Amidst charges of draconian rule, Gen. Buhari was overthrown on August 27, 1985 in another military coup led by Gen Ibrahim Babangida who declared himself military President and Head of State. In 1986, Gen. Babangida embarked on a Structural Adjustment Program that resulted in a significant depreciation of the nation’s currency, high inflation and increased poverty. Gen. Babangida promised to organize elections and return the country to democratic civilian rule by 1990, but he later extended the date to January 1993. In October 1989, he established two parties, the National Republican Convention (NRC) and the Social Democratic Party (SDP). A new constitution was adopted in 1992. Local government and state elections were held in 1992 and elected civilian governors were installed while the federal government remained military. The presidential election was held on June 12, 1993 which was won by Chief M.K.O. Abiola, a Yoruba (from the South-West) of the SDP, defeating Alhaji Bashir Tofa, from the North, of the NRC. However, the military regime of Gen. Babangida and the Supreme Military Council, dominated by the North, annulled the election on June 23, 1993. This led to tension and riots, especially in the West, which forced Gen. Babangida to “step aside” as Head of State on August 27, 1993 after setting up Interim National Government on August 26, 1993 headed by Chief Ernest Shonekan, a Yoruba from the West, with backing from, and under the watchful eyes of, the military led by Gen. Sani Abacha who retained the office of Defence Minister. Gen. Babangida handed over power to Chief Shonekan who appointed the “Head of State” and Chairman of the ING. The ING planned to organize fresh election in February 1994. However, the country drifted into chaos.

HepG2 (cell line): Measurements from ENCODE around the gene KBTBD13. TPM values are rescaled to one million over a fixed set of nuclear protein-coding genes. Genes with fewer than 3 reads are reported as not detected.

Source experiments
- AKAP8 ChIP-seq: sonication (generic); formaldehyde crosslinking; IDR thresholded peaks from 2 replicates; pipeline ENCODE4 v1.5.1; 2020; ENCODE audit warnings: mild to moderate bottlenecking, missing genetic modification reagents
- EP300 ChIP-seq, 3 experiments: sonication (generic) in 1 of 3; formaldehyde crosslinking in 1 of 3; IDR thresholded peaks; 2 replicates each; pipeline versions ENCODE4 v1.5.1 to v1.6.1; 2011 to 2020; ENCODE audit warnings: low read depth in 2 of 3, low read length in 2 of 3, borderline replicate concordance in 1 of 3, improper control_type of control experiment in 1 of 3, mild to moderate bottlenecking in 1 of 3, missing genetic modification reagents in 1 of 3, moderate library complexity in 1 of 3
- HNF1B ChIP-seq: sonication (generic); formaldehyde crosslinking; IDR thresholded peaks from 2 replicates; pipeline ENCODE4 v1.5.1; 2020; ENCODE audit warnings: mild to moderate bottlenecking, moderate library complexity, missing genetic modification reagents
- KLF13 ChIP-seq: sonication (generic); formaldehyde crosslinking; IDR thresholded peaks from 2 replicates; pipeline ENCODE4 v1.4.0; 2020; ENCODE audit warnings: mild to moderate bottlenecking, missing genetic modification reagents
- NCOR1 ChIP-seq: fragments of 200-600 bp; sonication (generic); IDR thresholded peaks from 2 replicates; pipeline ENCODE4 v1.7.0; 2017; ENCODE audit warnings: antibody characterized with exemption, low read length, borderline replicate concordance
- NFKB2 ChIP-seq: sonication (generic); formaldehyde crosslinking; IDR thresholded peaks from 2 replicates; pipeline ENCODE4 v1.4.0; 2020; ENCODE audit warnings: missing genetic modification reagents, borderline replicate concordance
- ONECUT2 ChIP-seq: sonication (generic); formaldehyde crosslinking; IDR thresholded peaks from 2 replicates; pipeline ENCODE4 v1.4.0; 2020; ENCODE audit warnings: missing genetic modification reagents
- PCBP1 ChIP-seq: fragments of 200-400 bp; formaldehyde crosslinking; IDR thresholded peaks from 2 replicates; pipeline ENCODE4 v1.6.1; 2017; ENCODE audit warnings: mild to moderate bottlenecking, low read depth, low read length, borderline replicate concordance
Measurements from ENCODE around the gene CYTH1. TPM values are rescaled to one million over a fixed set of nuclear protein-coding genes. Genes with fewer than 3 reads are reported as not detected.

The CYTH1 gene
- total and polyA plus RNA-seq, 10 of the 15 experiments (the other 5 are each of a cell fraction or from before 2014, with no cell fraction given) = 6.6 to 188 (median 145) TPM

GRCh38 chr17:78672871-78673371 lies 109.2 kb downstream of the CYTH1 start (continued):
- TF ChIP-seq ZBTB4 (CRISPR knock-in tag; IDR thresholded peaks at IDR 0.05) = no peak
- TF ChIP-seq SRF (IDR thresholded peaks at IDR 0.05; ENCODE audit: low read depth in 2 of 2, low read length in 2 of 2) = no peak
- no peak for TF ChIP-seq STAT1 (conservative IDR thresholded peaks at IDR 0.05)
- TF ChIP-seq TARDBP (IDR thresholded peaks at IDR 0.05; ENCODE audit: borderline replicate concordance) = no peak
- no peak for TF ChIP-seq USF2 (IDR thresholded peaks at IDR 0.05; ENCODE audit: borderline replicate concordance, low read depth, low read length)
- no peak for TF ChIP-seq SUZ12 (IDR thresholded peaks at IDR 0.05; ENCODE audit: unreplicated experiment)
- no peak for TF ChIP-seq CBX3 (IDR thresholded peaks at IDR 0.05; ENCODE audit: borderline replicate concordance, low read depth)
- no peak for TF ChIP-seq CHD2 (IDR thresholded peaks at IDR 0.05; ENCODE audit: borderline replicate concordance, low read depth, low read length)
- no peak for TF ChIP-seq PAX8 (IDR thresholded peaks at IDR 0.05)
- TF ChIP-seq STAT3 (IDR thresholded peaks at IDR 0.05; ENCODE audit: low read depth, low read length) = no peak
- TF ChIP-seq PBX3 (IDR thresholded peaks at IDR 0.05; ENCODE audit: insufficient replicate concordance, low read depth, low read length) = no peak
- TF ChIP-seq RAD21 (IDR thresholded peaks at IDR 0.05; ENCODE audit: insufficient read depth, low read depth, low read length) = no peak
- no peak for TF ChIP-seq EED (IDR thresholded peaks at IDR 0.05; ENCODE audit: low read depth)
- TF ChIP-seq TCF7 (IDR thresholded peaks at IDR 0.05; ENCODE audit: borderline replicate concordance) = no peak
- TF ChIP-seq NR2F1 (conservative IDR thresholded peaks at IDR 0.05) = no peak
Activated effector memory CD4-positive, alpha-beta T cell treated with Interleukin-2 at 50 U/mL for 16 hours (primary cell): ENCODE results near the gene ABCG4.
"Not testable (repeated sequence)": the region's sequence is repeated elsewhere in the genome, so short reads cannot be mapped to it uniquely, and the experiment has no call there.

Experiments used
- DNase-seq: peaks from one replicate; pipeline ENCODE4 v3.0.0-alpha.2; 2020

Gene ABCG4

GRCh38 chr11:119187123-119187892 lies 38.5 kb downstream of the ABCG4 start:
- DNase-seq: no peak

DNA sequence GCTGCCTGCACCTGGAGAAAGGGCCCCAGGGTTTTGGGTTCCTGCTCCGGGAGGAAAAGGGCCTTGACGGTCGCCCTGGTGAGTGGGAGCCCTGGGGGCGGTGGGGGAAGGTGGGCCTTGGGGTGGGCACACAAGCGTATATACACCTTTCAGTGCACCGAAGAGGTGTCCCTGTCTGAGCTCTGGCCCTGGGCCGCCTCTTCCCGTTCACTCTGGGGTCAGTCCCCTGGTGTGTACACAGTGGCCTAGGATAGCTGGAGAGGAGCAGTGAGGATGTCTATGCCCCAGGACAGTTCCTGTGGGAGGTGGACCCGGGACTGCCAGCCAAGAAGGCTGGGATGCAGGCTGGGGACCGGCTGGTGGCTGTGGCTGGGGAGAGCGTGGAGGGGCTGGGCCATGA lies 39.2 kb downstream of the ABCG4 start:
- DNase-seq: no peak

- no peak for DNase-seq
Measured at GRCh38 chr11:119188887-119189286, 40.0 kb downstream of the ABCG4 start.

Due to the inability of the Shonekan administration to arrest this drift and fuelled by his own political ambition, Gen Abacha, seized power from Shonekan on November 17, 1993 and declared himself military Head of State. General Abacha’s regime was brutal and oppressive. He quickly dissolved all democratic institutions and replaced the elected civilian governors with military governors and then abandoned the elections planned for February 1994. In defiance of Gen. Abacha’s regime, Chief M.K.O. Abiola  declared himself as President of the country on June 11, 1994 in an attempt to claim his June 12, 1993 mandate. Chief Abiola then went into hiding until he was arrested by the military regime on June 23, 1994. In response to the arrest, the petroleum workers union and other unions went on strike which paralyzed many parts of the country especially Lagos and the South West. Gen. Abacha responded with arrests and imprisonment of union leaders. Towards the end of 1994, Gen Abacha set up a National Constitutional Committee to draft a new constitution.  In early 1995, the military regime announced that it had uncovered a coup plot by some military officers led former Head of State, Gen. Obasanjo and his deputy, General Shehu Musa Yar'Adua, who were arrested and kept in prison. Gen. Yar’Adua later died in prison. After receiving the draft constitution, Gen. Abacha announced on October 1, 1995 a timetable for a three-year transition to civilian rule. On November 10, 1995, despite worldwide appeal for clemency, Gen Abacha executed (by hanging) Mr. Ken Saro-Wiwa, popular civil and environmental rights activists, and eight other Ogoni activists for their alleged roles in the killings of four Ogoni politicians. On December 21, 1997, Gen. Abacha arrested his deputy, General Oladipo Diya, ten officers, and eight civilians on charges of coup plotting against him. The accused were tried before a military tribunal that sentenced Gen. Diya and eight others to death.  Meanwhile, Gen. Abacha began to undermine his plan to hold elections and hand-over power to elected civilian administration.